Discovering Gilgamesh: Geology, narrative and the historical sublime in Victorian culture

Cregan-Reid, Vybarr (2013) Discovering Gilgamesh: Geology, narrative and the historical sublime in Victorian culture. Manchester University Press, Manchester, 256 pp. ISBN 9780719090516. (The full text of this publication is not currently available from this repository. You may be able to access a copy if URLs are provided)

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Abstract

In 1872, a young archaeologist at the British Museum made a tremendous discovery. While he was working his way through a Mesopotamian ‘slush pile’, George Smith, a self-taught expert in ancient languages, happened upon a Babylonian version of Noah’s Flood. His research suggested this ‘Deluge Tablet’ pre-dated the writing of Genesis by a millennium or more. Smith went on to translate what later became The Epic of Gilgamesh, perhaps the oldest and most complete work of literature from any culture. Against the backdrop of innovative readings of a range of paintings, novels, histories and photographs (by figures like Dickens, Eliot, James, Dyce, Turner, Macaulay and Carlyle), this book demonstrates the Gordian complexity of the Victorians’ relationship with history, while also seeking to highlight the Epic’s role in influencing models of time in late-Victorian geology. Discovering Gilgamesh will be of interest to readers, students and researchers in literary studies, Victorian studies, history, intellectual history, art history and archaeology.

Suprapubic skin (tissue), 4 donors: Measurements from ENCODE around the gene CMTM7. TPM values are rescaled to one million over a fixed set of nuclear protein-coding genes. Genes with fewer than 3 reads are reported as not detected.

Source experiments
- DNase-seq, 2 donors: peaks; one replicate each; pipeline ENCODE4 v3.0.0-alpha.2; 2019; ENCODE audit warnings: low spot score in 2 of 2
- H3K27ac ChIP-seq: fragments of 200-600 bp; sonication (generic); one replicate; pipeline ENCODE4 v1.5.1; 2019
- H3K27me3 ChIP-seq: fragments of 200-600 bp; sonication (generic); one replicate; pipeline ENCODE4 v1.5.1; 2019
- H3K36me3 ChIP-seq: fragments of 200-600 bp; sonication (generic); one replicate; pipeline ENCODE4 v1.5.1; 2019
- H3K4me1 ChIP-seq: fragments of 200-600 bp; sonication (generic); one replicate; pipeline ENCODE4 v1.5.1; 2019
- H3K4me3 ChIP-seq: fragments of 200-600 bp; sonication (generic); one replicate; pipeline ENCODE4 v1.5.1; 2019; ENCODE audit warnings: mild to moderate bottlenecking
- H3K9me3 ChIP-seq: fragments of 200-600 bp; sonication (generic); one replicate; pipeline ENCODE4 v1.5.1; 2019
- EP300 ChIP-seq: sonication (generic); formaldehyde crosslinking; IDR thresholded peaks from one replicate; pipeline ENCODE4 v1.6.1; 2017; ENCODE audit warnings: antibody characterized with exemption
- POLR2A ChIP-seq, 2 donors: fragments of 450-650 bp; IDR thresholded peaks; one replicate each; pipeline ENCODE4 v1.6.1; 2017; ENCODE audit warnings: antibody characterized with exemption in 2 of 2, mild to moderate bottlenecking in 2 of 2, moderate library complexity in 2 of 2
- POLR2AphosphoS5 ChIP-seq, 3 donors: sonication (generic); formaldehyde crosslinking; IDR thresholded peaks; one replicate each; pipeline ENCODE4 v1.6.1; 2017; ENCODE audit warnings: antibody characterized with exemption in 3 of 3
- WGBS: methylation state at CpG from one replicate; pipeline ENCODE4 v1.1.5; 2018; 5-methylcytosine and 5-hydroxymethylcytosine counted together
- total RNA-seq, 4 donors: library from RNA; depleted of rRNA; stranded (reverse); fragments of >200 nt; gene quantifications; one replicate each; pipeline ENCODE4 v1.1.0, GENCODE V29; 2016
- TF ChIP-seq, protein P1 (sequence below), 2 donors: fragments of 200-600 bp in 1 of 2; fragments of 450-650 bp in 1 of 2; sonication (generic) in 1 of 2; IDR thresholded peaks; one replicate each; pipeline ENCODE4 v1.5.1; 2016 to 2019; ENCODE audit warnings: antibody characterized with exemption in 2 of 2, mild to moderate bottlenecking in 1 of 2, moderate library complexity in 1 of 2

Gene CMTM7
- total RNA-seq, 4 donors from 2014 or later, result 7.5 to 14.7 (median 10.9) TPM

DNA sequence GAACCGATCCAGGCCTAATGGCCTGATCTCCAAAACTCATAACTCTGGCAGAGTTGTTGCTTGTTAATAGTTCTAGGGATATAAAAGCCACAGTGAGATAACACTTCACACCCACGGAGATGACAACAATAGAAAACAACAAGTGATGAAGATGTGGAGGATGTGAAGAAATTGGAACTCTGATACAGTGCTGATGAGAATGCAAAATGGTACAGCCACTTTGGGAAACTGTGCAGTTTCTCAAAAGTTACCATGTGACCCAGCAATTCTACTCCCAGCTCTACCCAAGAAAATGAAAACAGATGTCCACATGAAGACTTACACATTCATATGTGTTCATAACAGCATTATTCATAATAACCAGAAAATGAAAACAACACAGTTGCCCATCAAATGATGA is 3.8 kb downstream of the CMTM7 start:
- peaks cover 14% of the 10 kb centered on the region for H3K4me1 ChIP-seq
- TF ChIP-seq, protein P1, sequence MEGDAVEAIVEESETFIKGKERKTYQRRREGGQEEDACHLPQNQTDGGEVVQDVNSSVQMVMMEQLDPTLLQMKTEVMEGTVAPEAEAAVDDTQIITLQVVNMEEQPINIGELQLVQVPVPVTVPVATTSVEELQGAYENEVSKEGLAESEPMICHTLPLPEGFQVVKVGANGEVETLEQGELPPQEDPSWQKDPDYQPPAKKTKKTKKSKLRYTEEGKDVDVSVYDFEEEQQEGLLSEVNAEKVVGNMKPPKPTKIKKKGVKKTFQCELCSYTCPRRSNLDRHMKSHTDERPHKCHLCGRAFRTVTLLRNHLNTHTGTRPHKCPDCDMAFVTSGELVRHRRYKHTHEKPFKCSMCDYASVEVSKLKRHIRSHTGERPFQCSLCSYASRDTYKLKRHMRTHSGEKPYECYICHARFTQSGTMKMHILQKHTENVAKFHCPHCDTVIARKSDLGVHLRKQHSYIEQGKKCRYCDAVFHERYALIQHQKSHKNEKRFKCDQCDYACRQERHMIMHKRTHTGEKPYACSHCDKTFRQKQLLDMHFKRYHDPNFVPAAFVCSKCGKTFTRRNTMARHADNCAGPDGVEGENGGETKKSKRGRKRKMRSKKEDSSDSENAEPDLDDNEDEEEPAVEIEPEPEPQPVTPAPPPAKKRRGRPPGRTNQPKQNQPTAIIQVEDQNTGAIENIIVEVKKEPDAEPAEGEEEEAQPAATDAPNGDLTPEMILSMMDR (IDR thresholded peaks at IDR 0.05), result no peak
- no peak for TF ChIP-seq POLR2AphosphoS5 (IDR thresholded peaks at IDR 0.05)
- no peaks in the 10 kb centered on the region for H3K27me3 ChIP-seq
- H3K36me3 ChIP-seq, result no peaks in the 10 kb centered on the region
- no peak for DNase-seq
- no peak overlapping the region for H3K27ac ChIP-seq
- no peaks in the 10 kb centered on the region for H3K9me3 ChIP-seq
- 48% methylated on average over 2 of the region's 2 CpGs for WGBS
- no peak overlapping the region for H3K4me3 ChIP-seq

Item Type: Book
Subjects: P Language and Literature > PE English
P Language and Literature > PN Literature (General) > PN0441 Literary History
P Language and Literature > PR English literature
Divisions: Faculties > Humanities > School of English
Depositing User: Vybarr Cregan-Reid
Date Deposited: 13 Nov 2013 19:49 UTC
Last Modified: 04 Jun 2016 11:42 UTC
Resource URI: https://kar.kent.ac.uk/id/eprint/36258 (The current URI for this page, for reference purposes)
ORCiD (Cregan-Reid, Vybarr): http://orcid.org/0000-0003-4346-3833
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